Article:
Student by day, village watchman by night—graduate reveals how he passes with flying colours


Janryl Tan was 18 years old when he began working his way to pay for college fees. However, unlike most jobs youngsters take up, he worked as a watchman. 

Not many young adults can be seen working in this profession but Tan did not mind. He worked throughout studying at the University of Cebu in a civil engineering course.

While the statistics by the Philippine Statistics Authority show that 1 in 10 Filipinos become school dropout due to poverty, Tan refused to let it from stopping him to turn his dream into a reality.

Now, he can finally be proud of his hard work after receiving his diploma with Latin honors.

Credit: The Freeman

Coming from a broken family, Tan’s parents were separated which left him and his siblings with their father, Jerry. Their family used to move around from one place to another as they never had one stable place to call home.

When they moved to Cebu City, Tan remembered hopping from one place to another place for at least 13 times. They even had to stay at his grandmother’s stall at Tabo sa Banay, a popular dry goods market in downtown Cebu.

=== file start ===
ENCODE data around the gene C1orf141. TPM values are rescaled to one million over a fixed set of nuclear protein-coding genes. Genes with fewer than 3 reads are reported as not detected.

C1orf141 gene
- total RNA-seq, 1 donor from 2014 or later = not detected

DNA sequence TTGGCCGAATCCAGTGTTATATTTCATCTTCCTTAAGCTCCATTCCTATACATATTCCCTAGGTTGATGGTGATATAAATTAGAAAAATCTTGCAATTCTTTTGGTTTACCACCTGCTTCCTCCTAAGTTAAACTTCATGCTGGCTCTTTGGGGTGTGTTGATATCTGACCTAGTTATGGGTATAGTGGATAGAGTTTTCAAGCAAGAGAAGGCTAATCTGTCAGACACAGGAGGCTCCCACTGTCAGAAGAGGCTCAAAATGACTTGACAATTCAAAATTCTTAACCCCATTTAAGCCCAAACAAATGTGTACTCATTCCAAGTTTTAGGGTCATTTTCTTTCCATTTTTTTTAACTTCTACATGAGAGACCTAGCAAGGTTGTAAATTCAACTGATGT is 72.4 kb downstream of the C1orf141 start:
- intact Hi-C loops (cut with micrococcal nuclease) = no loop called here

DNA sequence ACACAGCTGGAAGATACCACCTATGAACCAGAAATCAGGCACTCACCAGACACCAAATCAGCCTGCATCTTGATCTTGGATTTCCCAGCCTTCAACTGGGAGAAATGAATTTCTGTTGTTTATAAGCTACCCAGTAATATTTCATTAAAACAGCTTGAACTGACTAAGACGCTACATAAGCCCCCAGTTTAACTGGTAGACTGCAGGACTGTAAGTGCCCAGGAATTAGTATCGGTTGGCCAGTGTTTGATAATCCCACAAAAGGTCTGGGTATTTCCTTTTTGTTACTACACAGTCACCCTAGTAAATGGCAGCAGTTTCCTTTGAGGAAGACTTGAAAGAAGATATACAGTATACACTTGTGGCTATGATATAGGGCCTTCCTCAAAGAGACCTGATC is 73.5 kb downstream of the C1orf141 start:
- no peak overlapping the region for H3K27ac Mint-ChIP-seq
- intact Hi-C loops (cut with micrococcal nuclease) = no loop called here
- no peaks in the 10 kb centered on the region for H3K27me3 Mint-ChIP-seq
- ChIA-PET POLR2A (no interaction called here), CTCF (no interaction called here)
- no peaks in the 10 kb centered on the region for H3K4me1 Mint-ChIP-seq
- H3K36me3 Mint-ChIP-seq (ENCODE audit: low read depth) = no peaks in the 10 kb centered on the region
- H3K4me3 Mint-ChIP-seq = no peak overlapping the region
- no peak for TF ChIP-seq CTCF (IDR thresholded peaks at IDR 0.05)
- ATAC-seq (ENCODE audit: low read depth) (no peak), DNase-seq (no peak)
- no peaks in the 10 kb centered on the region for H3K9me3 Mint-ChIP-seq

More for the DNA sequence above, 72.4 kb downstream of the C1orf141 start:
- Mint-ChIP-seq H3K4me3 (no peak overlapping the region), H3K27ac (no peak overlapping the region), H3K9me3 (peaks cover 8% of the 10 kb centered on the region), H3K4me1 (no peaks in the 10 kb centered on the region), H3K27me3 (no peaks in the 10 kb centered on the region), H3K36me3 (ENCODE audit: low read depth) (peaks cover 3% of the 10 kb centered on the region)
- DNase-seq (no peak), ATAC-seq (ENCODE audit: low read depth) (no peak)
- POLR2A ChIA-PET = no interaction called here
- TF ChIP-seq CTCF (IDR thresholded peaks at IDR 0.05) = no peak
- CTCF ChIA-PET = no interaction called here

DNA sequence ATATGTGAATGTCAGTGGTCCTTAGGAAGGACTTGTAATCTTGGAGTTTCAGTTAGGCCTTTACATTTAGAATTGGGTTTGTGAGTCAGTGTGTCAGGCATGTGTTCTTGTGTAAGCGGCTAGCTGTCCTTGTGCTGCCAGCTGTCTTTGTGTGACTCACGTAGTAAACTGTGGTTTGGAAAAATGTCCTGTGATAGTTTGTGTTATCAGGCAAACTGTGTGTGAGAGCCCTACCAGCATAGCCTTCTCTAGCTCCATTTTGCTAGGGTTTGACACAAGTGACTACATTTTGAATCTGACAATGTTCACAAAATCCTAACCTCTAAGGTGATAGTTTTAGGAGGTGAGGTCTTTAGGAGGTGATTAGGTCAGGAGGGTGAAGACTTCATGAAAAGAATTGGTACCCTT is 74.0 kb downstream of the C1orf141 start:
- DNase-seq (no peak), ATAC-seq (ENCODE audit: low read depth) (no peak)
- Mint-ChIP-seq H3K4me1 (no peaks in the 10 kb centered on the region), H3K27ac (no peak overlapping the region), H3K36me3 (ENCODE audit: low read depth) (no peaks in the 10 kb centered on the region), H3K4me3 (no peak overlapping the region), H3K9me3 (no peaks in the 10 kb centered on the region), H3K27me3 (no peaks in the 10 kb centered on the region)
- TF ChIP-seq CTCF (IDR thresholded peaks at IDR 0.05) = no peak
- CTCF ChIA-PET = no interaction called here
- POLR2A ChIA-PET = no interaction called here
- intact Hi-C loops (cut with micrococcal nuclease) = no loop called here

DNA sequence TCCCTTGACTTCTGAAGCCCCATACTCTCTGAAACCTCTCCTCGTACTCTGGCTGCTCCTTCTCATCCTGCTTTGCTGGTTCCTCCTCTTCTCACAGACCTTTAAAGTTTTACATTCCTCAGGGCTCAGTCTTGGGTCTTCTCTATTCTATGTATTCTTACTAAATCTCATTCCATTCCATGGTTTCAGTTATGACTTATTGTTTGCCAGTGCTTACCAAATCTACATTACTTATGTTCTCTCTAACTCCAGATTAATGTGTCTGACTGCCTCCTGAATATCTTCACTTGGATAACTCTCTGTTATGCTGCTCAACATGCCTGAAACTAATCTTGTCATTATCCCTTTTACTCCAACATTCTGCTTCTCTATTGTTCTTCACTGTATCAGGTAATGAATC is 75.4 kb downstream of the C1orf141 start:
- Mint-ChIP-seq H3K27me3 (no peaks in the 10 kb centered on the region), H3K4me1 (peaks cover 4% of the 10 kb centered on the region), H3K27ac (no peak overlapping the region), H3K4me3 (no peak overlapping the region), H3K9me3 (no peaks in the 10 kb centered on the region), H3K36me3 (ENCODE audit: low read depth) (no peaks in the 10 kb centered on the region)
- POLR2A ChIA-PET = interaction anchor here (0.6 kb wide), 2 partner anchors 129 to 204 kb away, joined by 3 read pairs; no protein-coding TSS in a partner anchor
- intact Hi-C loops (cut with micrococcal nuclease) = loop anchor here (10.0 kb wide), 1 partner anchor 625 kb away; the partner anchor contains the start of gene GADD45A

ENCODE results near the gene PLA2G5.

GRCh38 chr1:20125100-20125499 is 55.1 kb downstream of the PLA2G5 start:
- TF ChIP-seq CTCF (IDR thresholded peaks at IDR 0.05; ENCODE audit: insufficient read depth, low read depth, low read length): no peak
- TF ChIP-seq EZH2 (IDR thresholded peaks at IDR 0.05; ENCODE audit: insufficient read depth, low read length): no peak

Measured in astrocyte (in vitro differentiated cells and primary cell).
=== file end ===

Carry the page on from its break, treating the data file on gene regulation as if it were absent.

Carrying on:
Not long after that, he lost two of his four siblings to dengue.

Determined to change their fate for the better has motivated Tan to study and work at the same time.

He admitted that it was tough to go to classes during the day and work at night. “It’s tough,” Tan told The FREEMAN“There are times when you just can’t help it but feel sleepy.”

Credit: Facebook/Superbalita Cebu

His daily routine started at 6 am when he prepared for class and by 6 pm, he got ready for his night watch duty. He had to patrol the village, monitor the CCTV, write reports and sometimes, attend to residents in need.

Even though his daily schedule was often packed, Tan refused to give up. He dreamed of giving a house to his family, the same reason why he took engineering in the first place.

However, it was not as easy as he thought when he learned how much he had to pay for the college fees.

As a student, Tan received P15,000 (US$792) every semester from the Commissioner of Higher Education while he had to pay between P19,000 (US$1004) and P23,000 (US$1215) for his tuition fees.

Thankfully, when there was a vacant watchman post in the village, Tan quickly seized the opportunity. With the job, he managed to earn P6,500 (US$343) and he used the money to help him pay tuition fees.

As he looked back at his journey, Tan knew that everything could be achieved as long as one is determined and positive.


Posted by Janryl Judilla Tan on Sunday, August 7, 2016

“If you have dreams to study, pursue it. Poverty is not a barrier. Be resilient and be positive. Do not rely on your parents for help. Instead, you should understand their situation,” he said.

“You have to work for your dream.”

Credit: The Freeman


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